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Theater review: 'Lonely, I'm Not'

Topher Grace makes an impressive Off-Broadway debut.

Topher Grace, of "That '70s Show" fame, makes an impressive Off-Broadway debut as Porter in Paul Weitz's "Lonely, I'm Not" at Second Stage Theatre. He's as likable as Weitz's comedy, which chronicles Porter's attempts to rejoin the human race four years after a nervous breakdown torpedoed his career as a corporate wunderkind.

After a slightly false start - an unconvincing altercation between Porter and a barista (Christopher Jackson) about an off-hours latte - "Lonely" finds its footing and its wry humor as Porter interviews for a second grade teacher position and then meets Heather (Olivia Thirlby), an intelligent, ambitious business analyst who happens to be blind.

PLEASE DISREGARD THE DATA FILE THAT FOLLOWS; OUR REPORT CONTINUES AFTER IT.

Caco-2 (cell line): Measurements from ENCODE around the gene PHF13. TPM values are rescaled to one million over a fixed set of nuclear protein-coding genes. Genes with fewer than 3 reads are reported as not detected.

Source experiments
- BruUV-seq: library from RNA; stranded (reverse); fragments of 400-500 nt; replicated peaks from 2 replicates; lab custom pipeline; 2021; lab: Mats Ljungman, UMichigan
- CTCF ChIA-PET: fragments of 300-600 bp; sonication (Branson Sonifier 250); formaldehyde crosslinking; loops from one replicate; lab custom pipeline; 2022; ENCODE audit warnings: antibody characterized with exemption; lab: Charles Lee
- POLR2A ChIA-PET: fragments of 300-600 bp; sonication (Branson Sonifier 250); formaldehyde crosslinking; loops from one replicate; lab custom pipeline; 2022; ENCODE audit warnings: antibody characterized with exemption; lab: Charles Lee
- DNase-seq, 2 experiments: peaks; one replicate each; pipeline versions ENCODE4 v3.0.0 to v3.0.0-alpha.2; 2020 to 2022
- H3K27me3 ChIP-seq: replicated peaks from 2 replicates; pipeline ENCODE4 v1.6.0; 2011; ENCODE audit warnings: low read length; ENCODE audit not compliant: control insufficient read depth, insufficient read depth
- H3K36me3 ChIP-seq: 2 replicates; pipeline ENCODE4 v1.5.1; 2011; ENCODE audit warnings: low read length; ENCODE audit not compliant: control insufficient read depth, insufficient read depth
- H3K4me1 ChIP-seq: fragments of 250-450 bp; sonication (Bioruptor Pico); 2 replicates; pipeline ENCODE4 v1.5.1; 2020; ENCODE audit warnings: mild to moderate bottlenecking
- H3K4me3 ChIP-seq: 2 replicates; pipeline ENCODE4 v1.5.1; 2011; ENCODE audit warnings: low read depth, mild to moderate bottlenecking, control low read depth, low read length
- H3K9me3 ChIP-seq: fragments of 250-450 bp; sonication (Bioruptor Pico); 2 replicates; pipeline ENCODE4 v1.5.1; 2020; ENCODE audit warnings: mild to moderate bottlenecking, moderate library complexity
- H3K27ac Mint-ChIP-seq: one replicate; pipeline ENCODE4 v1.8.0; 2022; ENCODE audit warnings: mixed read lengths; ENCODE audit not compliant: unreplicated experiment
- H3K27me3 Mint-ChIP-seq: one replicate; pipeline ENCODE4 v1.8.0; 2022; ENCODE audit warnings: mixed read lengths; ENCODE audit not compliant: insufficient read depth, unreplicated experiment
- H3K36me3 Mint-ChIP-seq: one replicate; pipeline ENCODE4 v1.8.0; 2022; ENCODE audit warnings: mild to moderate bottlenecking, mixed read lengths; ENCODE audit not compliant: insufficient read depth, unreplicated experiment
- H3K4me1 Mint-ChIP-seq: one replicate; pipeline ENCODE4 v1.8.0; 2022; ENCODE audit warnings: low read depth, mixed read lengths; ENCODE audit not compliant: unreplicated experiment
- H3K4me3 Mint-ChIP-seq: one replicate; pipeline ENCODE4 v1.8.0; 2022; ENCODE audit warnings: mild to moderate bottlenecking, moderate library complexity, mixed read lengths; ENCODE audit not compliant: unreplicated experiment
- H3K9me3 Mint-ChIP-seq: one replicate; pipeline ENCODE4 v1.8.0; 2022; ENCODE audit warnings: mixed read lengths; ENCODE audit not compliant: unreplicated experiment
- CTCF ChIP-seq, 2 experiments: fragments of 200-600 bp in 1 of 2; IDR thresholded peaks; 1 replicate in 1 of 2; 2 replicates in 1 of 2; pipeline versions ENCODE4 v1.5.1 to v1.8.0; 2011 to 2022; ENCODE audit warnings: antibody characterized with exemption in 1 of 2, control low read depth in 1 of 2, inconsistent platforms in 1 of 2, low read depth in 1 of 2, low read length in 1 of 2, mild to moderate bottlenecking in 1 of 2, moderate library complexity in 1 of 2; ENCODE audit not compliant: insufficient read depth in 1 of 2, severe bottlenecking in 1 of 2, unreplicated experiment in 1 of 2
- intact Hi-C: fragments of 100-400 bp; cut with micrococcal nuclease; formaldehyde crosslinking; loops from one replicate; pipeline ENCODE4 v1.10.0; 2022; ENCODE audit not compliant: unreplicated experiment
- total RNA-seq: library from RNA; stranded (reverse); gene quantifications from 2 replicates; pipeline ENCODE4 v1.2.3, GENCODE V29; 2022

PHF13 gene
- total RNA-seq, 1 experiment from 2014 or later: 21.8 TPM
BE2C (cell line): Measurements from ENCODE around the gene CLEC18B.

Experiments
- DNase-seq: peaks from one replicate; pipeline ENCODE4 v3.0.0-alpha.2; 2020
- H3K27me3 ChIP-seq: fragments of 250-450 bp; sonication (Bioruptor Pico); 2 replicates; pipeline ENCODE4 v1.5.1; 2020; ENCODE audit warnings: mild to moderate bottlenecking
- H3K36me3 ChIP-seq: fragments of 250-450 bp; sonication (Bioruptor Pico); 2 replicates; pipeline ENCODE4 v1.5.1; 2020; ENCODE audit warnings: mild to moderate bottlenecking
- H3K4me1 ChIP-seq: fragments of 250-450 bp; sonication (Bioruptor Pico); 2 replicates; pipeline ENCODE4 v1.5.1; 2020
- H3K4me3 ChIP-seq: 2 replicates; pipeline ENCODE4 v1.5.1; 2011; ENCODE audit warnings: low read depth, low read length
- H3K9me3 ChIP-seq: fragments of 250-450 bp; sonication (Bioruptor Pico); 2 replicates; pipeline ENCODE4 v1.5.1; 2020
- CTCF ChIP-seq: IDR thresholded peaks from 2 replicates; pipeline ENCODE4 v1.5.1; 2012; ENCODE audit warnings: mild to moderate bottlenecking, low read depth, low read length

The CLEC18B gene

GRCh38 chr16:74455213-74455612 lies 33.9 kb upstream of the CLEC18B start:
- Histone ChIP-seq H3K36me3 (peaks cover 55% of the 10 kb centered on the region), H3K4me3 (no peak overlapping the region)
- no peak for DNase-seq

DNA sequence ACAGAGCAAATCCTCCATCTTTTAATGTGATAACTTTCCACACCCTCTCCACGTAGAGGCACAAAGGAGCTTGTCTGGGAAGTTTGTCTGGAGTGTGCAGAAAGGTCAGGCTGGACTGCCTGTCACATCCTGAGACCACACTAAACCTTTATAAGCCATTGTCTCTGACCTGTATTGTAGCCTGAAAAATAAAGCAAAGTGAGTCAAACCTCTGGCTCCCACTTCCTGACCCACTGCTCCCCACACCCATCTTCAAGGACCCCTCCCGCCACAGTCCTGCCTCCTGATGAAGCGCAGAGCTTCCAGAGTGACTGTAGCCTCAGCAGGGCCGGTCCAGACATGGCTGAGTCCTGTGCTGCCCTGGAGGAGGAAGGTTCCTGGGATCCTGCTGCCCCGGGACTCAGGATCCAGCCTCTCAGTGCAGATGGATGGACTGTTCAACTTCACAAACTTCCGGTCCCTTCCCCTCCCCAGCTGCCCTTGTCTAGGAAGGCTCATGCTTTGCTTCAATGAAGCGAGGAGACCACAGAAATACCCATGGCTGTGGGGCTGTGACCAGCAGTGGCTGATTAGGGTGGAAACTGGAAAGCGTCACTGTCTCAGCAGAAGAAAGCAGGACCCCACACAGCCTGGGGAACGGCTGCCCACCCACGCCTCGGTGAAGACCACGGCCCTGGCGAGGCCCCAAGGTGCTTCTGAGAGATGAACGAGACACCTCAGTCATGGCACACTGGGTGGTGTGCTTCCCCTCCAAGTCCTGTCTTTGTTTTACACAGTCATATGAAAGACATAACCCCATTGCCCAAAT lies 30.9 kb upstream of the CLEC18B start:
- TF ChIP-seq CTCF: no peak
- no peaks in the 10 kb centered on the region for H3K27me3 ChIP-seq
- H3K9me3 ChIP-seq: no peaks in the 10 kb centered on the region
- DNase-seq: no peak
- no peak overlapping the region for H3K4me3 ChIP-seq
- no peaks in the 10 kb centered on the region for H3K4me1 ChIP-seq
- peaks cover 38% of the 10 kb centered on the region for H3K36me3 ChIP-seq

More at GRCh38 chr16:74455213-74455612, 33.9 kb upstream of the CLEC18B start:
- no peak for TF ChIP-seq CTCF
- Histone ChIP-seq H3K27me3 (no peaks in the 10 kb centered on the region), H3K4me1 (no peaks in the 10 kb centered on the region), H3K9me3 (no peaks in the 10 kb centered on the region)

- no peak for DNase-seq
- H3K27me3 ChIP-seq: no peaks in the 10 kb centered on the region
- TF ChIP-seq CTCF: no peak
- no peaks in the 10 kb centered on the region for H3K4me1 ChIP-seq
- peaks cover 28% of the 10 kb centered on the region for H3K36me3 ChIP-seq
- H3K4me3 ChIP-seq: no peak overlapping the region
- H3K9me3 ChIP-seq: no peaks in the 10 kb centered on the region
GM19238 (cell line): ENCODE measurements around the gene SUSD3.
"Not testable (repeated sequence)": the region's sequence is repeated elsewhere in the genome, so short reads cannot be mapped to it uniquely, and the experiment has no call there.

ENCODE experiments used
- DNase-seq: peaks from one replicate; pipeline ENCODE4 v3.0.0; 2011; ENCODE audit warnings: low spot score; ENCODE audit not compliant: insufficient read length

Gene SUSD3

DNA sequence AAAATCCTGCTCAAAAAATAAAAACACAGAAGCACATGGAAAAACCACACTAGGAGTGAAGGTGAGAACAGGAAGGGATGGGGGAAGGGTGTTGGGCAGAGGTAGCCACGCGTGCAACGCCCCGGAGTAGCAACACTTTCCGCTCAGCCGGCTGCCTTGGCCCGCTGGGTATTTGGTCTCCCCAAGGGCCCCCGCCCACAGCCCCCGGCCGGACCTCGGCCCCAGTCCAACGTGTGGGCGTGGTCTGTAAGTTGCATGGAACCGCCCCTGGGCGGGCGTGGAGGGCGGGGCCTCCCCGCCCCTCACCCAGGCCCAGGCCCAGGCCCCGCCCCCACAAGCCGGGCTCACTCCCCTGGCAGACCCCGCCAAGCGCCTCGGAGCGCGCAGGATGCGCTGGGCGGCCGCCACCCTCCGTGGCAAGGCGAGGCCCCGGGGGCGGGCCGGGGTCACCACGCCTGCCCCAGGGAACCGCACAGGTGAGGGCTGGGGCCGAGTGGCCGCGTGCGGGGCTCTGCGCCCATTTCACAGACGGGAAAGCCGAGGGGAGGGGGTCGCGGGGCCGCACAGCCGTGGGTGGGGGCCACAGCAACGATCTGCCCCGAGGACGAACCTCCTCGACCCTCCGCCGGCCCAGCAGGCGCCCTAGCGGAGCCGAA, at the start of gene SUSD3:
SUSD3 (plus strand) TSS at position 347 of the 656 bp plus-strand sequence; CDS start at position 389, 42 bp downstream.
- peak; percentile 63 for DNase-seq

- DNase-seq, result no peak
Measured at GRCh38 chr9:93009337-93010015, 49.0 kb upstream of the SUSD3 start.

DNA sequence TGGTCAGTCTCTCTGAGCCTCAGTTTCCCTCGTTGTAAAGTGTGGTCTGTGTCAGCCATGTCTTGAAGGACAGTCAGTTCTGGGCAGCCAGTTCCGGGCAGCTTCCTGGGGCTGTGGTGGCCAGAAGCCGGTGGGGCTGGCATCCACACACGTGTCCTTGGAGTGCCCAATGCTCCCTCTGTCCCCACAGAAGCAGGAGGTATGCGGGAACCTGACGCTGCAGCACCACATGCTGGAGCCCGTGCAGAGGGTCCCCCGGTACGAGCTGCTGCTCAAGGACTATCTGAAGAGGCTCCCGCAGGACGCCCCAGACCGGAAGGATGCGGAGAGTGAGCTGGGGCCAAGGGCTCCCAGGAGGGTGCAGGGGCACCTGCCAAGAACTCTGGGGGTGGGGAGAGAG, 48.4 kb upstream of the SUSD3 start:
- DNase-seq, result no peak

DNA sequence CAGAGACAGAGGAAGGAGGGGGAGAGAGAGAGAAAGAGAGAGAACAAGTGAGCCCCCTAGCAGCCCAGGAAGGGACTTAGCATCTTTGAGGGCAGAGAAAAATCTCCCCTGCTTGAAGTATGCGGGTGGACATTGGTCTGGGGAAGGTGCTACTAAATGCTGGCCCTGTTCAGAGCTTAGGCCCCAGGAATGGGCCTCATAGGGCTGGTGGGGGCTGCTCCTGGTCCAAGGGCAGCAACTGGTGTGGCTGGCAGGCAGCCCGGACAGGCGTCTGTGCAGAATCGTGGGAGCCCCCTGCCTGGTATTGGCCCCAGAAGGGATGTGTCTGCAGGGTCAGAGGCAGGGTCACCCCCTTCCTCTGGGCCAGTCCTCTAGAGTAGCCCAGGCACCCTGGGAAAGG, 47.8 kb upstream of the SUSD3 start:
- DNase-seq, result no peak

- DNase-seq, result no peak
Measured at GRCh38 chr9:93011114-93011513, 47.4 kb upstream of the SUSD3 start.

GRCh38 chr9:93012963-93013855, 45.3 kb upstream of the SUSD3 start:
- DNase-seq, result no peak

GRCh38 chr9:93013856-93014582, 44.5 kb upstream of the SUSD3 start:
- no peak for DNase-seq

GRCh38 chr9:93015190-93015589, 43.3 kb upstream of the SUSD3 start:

Their relationship is the focal point of the play. It progresses nicely until Porter's slimy father (Mark Blum) ends up in jail, causing Porter to be three-and-a-half hours late for his introductory dinner with Heather's mother (Lisa Emery). He freaks out and leaves after bumping into Heather, sending the Chicken Saltimboca flying. Meanwhile Heather has problems of her own, in the form of an over-eager roommate (Maureen Sebastian) and a boss (Blum) who can't see past her blindness.

The chemistry between Grace and Thirlby isn't evident, but it's effective in its own way. Determined to prove her independence, Heather's dry, almost mechanical, while Porter's a moist sponge, soaking up emotions and crying during sex. Trip Cullman's direction is crisp. Weitz populates the piece with vivid supporting characters and gives his colorfully detailed leads plenty of sharp, snappy dialogue.



'Lonely, I'm Not'

Second Stage Theatre

305 West 43rd Street.

$75

212-246-4422

www.2ST.com

 
 
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